In February 2017, the government published a new digital transformation strategy, including attempting to clarify the ‘evolving’ role of the GDS.

However, this hasn’t stopped the IfG making several new recommendations for the GDS in their latest digital government report. These include:

  • clarifying the GDS standards and distinguishing between standards and guidance;
  • re-examining the role of the Government Gateway – an identity assurance platform – and of GOV.UK Verify;
  • taking a more active role in the digital services market, such as designing the Digital Marketplace for different users; and
  • creating a store for Application Programming Interfaces (APIs) to encourage their use throughout the public sector.

Final thoughts

The GDS has played a vital role in creating a new vision for digital government. However, evidence has suggested that over recent years the pace of change has slowed, with key initiatives such as GOV.UK Verify facing a variety of challenges.

In the coming years, it’s likely that the Brexit negotiations will be top priority for politicians and many government departments. It will be important that the GDS works with these departments and looks to prioritise services that are vital for managing the Brexit process.


Follow us on Twitter to see what developments in public and social policy are interesting our research team. If you found this article interesting, you may also like to read our other digital articles

The rise in youth markets – “transforming town and city centres with the creativity of young people”

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Credit: National Market Traders Federation (NMTF)

By Heather Cameron

As we recently reported, despite being around for centuries, and following a decline during the recession, traditional retail markets have experienced something of a revival in recent years, with a new generation of innovative young traders coming to the fore.

Latest figures indicate the sector has a collective turnover of £2.7 billion a year from around 32,000 market traders – a gradual increase of around £200 million year on year since 2013.

The last five years has also witnessed the emergence of youth markets and ‘The Teenage Market’ initiative, which are generating income for young people and teaching them valuable entrepreneurial lessons, as well as transforming town and city centres.

Specialist market boom

But this revival is not wholly in the traditional sense of the market sector. Young people entering the sector tend to trade at festivals, fairs and shows rather than traditional markets, contributing to a specialist market boom.

According to a recent survey of the sector by the National Association of British Market Authorities (NABMA), new trends in the most successful product lines – hot and cold food and drink, baked goods, handmade crafts, fruit and vegetables and mobile phone accessories – have fuelled this growth.

Festivals and shows, which are popular with a younger demographic, are increasing in both size and frequency across the UK. Many of these events also take place out of the traditional season.

Such new trends do not come without their challenges, however, as NABMA’s survey also highlighted. Traders reported escalating pitch fees, poor pitch locations and never-ending paperwork. But despite these drawbacks, traders have reported huge returns at such events, where they can turn over tens of thousands of pounds.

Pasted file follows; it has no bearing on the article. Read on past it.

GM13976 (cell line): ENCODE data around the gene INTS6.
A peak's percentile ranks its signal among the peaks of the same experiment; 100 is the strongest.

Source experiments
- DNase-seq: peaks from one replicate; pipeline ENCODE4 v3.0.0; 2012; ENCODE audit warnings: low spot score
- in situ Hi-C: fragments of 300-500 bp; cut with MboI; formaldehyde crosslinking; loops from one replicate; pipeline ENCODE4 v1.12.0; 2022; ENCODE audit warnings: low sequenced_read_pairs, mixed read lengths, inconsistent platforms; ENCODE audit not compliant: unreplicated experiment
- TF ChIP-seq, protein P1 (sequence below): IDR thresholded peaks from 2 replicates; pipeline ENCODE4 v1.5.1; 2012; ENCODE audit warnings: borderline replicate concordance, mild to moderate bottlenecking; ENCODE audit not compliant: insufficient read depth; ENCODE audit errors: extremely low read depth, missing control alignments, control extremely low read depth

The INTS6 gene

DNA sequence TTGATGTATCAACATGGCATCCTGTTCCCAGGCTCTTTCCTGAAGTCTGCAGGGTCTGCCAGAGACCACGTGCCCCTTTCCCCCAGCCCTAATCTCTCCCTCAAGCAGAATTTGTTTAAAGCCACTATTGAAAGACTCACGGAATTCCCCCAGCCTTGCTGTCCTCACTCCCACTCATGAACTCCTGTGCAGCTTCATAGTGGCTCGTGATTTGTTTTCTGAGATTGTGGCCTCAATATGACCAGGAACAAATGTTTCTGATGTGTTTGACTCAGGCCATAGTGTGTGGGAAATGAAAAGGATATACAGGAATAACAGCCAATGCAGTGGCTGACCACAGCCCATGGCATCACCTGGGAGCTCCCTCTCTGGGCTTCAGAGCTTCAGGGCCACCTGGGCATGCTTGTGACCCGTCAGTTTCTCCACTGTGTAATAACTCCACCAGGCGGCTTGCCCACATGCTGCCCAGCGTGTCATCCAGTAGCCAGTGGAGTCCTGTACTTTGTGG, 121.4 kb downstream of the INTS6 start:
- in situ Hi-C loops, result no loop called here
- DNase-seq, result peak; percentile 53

Both NABMA and the National Market Traders Federation (NMTF) agree that the sector needs to embrace these new trends and act to engage this new generation of entrepreneurs.

Youth markets

Indeed, national initiatives in support of youth markets have emerged in recent years to do just that.

This September will see the fifth National Youth Market take place in Manchester, an annual event run by the NMTF in partnership with Manchester Markets. Young people between the age of 16 and 30 from all over the UK trade at this event, showcasing their entrepreneurial talent.

The NMTF also supports traditional market organisers to run specialist markets aimed specifically at young people. Many towns and cities from across the UK have launched their own youth markets, such as those in Manchester and Cambridge, with over 100 such events taking place every year.

Also in its fifth year, is The Teenage Marketa fast-growing national initiative that’s transforming town and city centres with the creativity of young people”. This initiative provides a free platform for young people to trade at specially organised events. In addition to the retail offer, it also provides a platform for young performers to showcase their talents

Created by two teenage brothers from Stockport to support their town’s large population of young people, The Teenage Market initiative has quickly expanded across the country with thousands of young people taking part in events. Following the success of the first event, it was quickly recognised that the initiative could play an important role in the town’s regeneration strategy; a role which was highlighted by Mary Portas in her 2011 review of high streets.

Revitalising town centres

According to Portas, “Markets are a fantastic way to bring a town to life… I believe markets can serve as fundamental traffic drivers back to our high streets.” And one of her recommendations was to build upon current successful initiatives “to help attract young entrepreneurs to markets and really start building the innovative markets of the future.”

Indeed, the positive benefits for the towns and cities running The Teenage Market events include a rise in footfall, an increase in spend in the local area and a rise in the number of visitors to their local market.

Not only this, but the fusion of retail and live performances has succeeded in attracting a new generation of shoppers and visitors to local markets, helping to breathe new life into town and city centres.

Final thoughts